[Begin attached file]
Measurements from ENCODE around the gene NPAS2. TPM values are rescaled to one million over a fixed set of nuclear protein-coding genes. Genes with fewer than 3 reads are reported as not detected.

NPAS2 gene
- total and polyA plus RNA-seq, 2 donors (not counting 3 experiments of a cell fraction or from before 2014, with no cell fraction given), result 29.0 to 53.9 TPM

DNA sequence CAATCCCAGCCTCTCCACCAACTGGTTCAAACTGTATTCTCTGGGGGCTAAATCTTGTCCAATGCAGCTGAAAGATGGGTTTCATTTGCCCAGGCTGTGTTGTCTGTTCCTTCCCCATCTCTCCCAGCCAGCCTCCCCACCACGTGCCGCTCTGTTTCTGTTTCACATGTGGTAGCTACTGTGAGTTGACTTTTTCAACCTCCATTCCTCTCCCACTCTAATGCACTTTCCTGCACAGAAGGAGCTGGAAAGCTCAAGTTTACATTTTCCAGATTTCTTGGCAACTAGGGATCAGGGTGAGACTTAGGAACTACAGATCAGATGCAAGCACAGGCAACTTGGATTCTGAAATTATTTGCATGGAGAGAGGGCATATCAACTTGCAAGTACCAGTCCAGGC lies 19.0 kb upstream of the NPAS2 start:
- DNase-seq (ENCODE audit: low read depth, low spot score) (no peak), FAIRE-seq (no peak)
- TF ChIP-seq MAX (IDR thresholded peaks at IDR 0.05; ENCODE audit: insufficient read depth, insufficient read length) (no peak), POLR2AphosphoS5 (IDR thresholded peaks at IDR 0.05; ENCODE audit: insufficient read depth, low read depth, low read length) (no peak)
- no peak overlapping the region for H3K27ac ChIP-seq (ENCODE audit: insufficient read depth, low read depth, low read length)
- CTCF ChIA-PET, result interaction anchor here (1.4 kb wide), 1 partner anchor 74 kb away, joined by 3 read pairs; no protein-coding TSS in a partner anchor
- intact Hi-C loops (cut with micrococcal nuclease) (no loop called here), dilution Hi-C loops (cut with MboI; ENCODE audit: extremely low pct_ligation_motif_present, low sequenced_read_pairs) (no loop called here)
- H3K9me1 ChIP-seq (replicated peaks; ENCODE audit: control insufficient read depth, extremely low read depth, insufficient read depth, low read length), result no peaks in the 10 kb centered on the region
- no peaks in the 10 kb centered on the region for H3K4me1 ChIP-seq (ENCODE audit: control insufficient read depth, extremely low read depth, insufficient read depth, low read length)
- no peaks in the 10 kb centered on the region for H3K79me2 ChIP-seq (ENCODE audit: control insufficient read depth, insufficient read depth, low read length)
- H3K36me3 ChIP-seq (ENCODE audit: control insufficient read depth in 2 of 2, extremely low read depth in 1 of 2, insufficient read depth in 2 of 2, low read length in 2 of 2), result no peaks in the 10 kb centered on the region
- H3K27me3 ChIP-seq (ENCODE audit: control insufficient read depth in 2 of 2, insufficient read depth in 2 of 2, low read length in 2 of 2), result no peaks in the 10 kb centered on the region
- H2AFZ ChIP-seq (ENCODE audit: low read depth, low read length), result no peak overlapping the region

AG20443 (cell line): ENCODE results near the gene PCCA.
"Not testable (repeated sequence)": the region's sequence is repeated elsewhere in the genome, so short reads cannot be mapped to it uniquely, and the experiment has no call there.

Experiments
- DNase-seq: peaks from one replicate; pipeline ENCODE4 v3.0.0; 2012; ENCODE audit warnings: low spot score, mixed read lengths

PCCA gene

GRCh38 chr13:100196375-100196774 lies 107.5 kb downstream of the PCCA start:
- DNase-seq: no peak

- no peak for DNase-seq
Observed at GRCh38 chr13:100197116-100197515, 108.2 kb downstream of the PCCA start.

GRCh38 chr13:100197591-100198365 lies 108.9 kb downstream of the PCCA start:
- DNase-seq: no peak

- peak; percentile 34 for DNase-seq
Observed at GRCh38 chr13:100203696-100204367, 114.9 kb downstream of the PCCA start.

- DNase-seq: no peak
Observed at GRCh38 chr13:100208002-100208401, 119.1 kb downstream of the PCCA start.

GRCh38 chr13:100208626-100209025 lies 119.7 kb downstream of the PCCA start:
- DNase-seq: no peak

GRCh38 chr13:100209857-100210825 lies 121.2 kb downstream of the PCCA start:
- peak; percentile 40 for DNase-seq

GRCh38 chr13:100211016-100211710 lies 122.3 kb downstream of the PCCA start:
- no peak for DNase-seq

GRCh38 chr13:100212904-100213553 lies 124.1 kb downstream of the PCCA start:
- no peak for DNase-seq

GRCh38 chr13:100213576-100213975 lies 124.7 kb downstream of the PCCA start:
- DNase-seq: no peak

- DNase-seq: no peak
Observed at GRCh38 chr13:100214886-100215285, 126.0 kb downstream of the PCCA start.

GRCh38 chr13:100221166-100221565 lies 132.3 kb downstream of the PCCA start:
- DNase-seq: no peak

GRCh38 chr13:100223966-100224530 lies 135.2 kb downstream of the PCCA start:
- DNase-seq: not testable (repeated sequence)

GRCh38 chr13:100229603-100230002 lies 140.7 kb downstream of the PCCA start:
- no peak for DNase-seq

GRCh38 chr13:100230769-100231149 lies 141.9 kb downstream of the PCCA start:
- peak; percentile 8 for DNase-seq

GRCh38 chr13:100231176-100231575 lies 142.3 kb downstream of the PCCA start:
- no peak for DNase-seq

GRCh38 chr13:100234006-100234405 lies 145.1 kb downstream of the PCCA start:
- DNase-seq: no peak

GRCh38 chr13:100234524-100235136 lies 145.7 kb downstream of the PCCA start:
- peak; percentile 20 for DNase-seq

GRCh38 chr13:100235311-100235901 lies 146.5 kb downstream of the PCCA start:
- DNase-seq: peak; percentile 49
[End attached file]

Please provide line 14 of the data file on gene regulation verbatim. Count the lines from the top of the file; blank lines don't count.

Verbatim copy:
- H3K27me3 ChIP-seq (ENCODE audit: control insufficient read depth in 2 of 2, insufficient read depth in 2 of 2, low read length in 2 of 2), result no peaks in the 10 kb centered on the region